Olds brought on an old friend from his pentagon days by the name of Daniel “Chappie” James Jr. James later became the first African American to achieve the rank of O-10 in any branch of service! Together they formed the dynamic duo known as “Blackman & Robin.”  James excelled at logistics and planning, making him a force behind Operation Bolo.


Olds loved to fly combat missions and it showed.  Olds achieved 4 more kills during the Vietnam War and could have had more but was advised he would be returned stateside if he shot down anymore enemy aircraft.

His last official combat mission was on September 23, 1967.  His combat career ended with 259 missions flown and 17 Air to Air kills.  Olds was a Triple Ace and one of the very few pilots to achieve kills in two different wars flying multiple aircraft types.


I could pen an article on Olds Mustache, as it was a legend in and of itself.  Olds started growing the handlebar mustache after Operation Bolo.  It was hated by his superiors, beloved by the rest.  Upon his return to the states, Air Force Chief of Staff Gen John McConnell walked up to Olds, pointed at his mustache, and said, “Take it Off.”  Olds complied and never looked back.

Olds said he wasn’t really fond of the Mustache, but it was his way of saying ‘screw you’ to the commanders without getting court martialed.  The enlisted personnel loved it, so he kept it as long as he could.


As Olds neared the end of his career in 1967, he was assigned as commander of the Air Force Academy.  He was tasked with increasing morale in the wake of a cheating scandal.  In June 1968, Olds was promoted to Brigadier General.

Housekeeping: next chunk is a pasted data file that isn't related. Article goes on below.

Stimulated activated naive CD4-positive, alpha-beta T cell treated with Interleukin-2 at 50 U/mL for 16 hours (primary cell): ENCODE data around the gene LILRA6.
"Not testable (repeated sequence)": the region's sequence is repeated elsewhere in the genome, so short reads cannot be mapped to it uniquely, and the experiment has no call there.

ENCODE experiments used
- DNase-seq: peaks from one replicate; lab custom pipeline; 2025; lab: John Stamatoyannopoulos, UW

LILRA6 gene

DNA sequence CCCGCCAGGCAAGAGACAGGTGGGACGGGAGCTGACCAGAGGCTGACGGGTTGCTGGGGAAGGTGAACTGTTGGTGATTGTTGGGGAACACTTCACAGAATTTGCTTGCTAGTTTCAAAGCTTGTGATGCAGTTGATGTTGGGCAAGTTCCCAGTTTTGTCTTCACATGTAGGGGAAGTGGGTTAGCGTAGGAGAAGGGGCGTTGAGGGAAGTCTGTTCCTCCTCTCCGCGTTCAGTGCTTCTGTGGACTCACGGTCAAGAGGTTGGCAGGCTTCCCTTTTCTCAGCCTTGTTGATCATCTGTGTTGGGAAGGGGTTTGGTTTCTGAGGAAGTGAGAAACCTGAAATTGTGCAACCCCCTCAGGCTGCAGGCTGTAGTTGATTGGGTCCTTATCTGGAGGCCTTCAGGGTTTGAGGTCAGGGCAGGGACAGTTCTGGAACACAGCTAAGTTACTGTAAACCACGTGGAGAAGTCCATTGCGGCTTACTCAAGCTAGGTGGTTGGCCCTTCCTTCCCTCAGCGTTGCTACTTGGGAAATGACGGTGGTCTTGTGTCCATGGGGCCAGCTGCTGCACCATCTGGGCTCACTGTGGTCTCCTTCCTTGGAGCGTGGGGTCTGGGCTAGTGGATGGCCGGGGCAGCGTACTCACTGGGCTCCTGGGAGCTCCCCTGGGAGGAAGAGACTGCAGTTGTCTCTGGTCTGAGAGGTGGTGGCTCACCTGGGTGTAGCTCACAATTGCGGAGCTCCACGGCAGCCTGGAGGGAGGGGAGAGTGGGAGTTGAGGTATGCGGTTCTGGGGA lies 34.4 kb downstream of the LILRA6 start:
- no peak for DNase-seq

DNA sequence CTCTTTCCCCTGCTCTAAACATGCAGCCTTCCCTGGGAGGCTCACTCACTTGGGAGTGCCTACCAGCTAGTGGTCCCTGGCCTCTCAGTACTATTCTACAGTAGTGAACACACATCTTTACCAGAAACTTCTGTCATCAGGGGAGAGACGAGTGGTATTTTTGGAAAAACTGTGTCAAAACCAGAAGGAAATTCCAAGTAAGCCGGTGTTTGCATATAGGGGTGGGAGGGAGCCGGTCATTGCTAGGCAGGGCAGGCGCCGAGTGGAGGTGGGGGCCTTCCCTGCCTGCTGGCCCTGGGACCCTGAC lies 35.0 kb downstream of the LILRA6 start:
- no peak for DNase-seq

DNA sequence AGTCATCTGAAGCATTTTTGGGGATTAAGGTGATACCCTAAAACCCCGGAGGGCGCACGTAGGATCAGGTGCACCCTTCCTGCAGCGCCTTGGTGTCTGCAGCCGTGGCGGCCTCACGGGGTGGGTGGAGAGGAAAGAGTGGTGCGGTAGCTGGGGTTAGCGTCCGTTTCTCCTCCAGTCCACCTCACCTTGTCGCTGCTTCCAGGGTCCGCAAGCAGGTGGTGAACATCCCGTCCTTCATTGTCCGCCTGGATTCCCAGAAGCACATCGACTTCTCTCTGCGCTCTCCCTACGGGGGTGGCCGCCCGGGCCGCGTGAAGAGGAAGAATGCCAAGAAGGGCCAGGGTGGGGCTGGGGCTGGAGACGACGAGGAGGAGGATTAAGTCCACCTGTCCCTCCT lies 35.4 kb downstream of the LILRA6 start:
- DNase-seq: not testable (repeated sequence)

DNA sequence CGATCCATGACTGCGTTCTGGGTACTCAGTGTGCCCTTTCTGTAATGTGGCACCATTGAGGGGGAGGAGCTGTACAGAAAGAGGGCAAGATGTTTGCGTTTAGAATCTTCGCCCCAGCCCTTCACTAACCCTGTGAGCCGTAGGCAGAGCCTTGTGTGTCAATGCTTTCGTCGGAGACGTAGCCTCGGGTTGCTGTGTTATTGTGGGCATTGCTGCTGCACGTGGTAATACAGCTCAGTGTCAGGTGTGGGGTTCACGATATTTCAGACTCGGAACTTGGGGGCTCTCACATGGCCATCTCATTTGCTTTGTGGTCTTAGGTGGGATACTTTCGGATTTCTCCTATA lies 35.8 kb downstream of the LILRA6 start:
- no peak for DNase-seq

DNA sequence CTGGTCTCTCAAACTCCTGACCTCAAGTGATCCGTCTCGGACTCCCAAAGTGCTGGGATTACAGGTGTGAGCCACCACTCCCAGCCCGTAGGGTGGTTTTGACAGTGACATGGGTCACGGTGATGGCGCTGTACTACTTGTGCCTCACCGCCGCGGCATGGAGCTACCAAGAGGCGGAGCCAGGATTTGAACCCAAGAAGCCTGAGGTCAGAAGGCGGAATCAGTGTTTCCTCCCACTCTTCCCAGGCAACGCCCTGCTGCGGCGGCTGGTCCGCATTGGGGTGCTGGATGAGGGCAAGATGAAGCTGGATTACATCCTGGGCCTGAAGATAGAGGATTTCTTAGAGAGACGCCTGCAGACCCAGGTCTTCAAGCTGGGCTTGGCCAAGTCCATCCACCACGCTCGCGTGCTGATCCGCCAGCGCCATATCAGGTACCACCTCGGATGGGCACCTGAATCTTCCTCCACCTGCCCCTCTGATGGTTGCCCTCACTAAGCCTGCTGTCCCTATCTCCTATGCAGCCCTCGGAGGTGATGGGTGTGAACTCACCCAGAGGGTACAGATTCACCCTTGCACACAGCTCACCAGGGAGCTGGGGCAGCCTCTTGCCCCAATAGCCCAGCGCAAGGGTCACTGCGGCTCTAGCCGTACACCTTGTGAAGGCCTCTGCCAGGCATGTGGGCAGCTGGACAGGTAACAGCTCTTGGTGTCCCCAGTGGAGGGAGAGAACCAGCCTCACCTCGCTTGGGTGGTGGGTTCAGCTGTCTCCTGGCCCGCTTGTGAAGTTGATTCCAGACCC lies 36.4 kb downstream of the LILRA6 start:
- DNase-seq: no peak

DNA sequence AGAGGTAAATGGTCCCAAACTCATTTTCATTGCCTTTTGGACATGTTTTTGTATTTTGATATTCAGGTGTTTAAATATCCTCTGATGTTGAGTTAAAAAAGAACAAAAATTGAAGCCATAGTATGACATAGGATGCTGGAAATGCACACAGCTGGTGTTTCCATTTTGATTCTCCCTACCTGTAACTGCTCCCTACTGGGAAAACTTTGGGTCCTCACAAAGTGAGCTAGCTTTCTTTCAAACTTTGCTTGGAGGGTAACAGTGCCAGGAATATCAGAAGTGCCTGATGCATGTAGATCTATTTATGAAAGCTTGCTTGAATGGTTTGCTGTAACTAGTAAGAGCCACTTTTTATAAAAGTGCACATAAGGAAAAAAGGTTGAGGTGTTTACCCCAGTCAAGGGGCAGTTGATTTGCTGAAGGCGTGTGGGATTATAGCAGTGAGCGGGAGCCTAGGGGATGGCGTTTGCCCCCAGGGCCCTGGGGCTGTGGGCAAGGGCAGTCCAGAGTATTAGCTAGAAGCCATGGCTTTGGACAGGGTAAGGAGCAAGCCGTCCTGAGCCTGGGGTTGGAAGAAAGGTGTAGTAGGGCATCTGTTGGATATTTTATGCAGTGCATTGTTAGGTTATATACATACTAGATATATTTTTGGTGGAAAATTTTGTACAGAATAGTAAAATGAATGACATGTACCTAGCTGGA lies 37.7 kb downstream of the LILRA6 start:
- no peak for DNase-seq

In 1971, Olds was given another desk job as the Director of Aerospace Safety at Norton AFB, California.  As luck would have it, he was sent to Southeast Asia to determine the readiness of USAF pilots.  While in Thailand, Olds observed the situation, (and allegedly made a few unauthorized combat missions.)  His assessment was not well received.  Olds stated that USAF pilots were not ready as they had not received any training in Air to Air combat.  Olds’ assessment was proven true when offensive operations began in 1972 and USAF pilots lost one aircraft for every one they shot down.  Meanwhile, the Navy and Marine Corps were successful due to the Top Gun program started in 1969.   Olds was so disgusted with the situation that he volunteered to take a reduction in rank to Colonel in order to remedy the situation.  When his request was denied, he resigned on June 1, 1973.

Olds moved to Steamboat Springs, Colorado where he led an active life.  He passed away in 2007 and his ashes were placed at the U.S.A.F. Academy Cemetery where his legend lives on.

That’s all for now folks!   Please keep sending in your questions, tips, and article Ideas.  And as always – “Let’s Be Careful Out There”

Friedrich Seiltgen is a retired Master Police Officer with 20 years of service with the Orlando Police Department.   He conducts training in Lone Wolf Terrorism, Firearms, and Active Shooter Response.  His writing has appeared in RECOIL, The Counter Terrorist Magazine, American Thinker, Homeland Security Today, and The Journal of Counterterrorism & Homeland Security International.  Contact him at [email protected]